Associations between neural correlates of visual stimulus processing and set-shifting in ill and recovered women with anorexia nervosa

Psychiatry Res Neuroimaging. 2016 Sep 30;255:35-42. doi: 10.1016/j.pscychresns.2016.07.004. Epub 2016 Jul 9.


Women ill with anorexia nervosa (AN) have been shown to exhibit altered cognitive functioning, particularly poor set-shifting (SS). In this study, we investigated whether brain activation in frontal and parietal regions during visual stimulus processing correlates with SS ability. Women currently ill with AN (AN; N=14), recovered women (REC; N=14) and healthy controls (HC; N=15), viewed alternating blocks of food and non-food pictures during functional magnetic resonance imaging (fMRI). The Berg's Card Sorting Task was completed outside the scanner to measure SS. A priori regions of interest (ROIs) were defined in frontal and parietal regions. The activation during visual stimulus processing in several ROIs correlated positively with poor SS ability in REC, particularly in the left dorsal anterior cingulate cortex (dACC). The correlations with poor SS ability were opposite in AN patients, particularly in the right dACC. These findings underscore that addressing heightened levels of cognitive control associated with higher frontal activation could reduce cognitive inflexibility in recovered women. In AN, greater activation in frontal and parietal regions might be necessary to perform at normal levels during various tasks. Thus, weight restoration could be necessary for AN patients prior to addressing cognitive inflexibility.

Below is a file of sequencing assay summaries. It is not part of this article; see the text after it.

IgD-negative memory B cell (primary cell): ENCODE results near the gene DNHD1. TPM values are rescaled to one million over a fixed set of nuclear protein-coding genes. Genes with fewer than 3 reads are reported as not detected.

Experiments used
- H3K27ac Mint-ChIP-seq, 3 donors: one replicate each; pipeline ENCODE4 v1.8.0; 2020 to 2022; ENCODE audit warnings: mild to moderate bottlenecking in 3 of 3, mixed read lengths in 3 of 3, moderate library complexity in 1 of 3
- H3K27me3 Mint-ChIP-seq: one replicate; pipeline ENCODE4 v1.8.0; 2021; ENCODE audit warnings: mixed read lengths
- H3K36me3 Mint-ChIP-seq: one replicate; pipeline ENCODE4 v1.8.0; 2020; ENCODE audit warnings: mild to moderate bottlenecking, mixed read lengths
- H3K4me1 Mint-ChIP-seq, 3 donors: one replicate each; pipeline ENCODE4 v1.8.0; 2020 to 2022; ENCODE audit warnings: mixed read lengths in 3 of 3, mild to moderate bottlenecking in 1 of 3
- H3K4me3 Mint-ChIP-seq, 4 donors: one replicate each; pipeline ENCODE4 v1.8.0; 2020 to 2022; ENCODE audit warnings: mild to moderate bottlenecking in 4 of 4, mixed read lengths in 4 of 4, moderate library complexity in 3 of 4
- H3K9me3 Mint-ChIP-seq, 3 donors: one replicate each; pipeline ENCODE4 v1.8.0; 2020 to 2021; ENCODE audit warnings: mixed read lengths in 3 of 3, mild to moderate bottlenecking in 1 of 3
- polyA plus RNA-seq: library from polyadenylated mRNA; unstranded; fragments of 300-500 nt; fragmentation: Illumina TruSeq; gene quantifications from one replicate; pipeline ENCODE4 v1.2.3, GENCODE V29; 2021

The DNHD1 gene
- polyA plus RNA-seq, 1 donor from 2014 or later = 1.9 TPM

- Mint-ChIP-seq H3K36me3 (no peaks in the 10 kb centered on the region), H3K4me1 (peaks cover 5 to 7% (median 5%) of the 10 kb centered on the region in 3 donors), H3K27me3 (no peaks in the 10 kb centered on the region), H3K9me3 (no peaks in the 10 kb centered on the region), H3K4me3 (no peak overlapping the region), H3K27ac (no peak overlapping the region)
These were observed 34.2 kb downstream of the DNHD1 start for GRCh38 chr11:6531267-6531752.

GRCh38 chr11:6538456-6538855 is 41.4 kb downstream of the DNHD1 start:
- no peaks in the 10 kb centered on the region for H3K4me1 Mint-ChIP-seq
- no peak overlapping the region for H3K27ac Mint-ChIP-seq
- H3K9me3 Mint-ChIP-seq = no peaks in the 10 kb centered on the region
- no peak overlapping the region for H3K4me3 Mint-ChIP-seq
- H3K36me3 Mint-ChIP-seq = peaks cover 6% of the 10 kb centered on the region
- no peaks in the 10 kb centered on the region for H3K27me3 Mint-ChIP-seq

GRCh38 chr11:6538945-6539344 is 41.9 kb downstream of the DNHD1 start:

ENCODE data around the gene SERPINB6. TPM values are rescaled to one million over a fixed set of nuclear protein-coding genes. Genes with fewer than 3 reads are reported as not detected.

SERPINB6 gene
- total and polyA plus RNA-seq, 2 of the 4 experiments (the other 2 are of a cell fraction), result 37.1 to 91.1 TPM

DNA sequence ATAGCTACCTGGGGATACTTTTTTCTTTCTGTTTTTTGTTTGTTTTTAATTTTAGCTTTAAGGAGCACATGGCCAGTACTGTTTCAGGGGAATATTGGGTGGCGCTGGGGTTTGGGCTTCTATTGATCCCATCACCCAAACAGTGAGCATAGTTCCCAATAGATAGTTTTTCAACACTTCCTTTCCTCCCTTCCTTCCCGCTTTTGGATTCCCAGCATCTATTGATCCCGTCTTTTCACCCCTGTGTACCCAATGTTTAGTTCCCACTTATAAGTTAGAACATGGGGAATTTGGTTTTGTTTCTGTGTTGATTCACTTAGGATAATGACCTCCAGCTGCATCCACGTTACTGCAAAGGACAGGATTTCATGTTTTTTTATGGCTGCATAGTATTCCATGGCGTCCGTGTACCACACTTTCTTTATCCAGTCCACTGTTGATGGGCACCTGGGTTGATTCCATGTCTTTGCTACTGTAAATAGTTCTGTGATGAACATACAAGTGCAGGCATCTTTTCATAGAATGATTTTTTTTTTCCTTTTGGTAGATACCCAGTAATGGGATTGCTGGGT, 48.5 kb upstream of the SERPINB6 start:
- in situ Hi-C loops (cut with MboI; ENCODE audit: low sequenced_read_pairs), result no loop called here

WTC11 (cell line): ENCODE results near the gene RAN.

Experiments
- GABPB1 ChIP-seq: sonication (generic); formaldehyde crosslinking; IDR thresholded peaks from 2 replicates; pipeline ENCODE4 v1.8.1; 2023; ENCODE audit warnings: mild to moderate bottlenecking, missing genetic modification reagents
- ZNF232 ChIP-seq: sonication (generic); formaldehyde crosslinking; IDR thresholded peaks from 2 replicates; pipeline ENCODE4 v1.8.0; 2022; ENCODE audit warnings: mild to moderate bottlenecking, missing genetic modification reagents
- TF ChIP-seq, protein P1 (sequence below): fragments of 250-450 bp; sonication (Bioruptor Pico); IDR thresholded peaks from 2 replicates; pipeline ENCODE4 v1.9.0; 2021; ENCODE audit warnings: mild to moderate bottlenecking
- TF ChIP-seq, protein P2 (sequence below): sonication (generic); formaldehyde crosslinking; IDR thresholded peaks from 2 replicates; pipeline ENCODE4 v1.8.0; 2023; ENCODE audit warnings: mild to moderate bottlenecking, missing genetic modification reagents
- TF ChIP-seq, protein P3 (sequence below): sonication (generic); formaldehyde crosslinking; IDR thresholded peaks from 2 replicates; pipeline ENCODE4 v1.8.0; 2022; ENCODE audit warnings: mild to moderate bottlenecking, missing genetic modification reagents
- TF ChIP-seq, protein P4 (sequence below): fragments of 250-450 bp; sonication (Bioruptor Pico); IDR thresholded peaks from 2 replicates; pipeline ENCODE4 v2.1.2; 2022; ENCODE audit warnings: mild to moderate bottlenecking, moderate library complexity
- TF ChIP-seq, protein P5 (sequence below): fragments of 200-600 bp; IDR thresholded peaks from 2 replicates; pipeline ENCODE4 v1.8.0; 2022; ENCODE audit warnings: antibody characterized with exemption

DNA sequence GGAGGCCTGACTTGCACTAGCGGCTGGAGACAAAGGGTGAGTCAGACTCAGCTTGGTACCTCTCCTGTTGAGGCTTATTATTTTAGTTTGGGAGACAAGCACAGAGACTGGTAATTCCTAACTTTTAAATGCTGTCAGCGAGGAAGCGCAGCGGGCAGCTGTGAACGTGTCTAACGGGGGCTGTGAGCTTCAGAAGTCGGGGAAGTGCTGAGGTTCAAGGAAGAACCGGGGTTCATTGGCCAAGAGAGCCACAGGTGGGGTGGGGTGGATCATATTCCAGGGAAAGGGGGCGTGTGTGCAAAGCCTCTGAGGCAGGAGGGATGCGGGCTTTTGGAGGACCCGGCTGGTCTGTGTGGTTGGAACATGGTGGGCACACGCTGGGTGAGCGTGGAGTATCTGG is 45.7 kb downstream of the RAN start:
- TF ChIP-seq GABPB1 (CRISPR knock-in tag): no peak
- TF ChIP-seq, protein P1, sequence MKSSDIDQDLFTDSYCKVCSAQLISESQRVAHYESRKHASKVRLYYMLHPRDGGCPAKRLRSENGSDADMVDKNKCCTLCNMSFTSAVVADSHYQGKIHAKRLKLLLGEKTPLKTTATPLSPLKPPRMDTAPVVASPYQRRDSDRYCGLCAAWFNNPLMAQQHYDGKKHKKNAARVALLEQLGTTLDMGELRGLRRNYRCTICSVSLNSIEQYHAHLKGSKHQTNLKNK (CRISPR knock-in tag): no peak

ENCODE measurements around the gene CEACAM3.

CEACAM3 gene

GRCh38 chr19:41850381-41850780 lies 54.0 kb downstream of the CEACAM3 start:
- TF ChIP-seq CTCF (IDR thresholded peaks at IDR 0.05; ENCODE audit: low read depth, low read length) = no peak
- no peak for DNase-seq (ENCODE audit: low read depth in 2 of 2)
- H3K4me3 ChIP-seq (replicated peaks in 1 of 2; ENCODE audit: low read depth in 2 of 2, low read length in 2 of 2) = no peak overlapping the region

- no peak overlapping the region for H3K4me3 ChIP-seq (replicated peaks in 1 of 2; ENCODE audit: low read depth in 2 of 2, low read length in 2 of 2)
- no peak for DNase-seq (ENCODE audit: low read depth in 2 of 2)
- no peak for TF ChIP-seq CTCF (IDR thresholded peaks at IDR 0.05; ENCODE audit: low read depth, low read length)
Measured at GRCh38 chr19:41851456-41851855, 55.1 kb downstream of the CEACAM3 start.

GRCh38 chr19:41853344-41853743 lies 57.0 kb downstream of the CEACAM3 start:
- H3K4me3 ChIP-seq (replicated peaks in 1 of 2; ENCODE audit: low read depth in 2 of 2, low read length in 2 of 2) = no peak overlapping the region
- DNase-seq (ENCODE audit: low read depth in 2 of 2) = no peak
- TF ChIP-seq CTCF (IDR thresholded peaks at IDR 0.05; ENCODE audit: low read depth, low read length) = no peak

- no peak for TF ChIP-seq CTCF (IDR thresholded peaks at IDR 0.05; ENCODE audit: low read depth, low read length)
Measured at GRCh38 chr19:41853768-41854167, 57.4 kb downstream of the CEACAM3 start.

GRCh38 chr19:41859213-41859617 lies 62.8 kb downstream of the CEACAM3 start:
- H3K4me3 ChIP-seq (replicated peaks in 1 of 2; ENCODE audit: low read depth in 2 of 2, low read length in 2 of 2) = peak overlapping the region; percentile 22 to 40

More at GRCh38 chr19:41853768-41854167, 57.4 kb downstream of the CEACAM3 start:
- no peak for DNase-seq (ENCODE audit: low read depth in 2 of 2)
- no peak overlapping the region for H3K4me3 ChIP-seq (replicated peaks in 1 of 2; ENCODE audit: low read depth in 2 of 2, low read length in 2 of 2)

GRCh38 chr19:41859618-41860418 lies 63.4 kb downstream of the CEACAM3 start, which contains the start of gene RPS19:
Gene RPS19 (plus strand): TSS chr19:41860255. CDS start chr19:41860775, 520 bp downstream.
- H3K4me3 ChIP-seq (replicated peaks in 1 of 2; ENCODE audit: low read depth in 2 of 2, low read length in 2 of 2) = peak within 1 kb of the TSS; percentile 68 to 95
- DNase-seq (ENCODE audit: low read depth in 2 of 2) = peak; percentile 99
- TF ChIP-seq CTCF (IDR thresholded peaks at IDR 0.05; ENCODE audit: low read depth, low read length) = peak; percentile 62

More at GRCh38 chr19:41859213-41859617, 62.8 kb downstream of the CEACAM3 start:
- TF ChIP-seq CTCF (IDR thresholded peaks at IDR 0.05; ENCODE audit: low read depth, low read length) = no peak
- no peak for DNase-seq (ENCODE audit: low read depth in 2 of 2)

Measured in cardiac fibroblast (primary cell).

Keywords: Cognitive inflexibility; Food viewing; Non-food viewing.

MeSH terms

  • Adult
  • Anorexia Nervosa / diagnostic imaging
  • Anorexia Nervosa / physiopathology
  • Anorexia Nervosa / psychology*
  • Cognition / physiology
  • Female
  • Food
  • Gyrus Cinguli / diagnostic imaging*
  • Gyrus Cinguli / physiopathology
  • Humans
  • Magnetic Resonance Imaging
  • Parietal Lobe / diagnostic imaging*
  • Parietal Lobe / physiopathology
  • Photic Stimulation
  • Set, Psychology*
  • Visual Perception / physiology*
  • Young Adult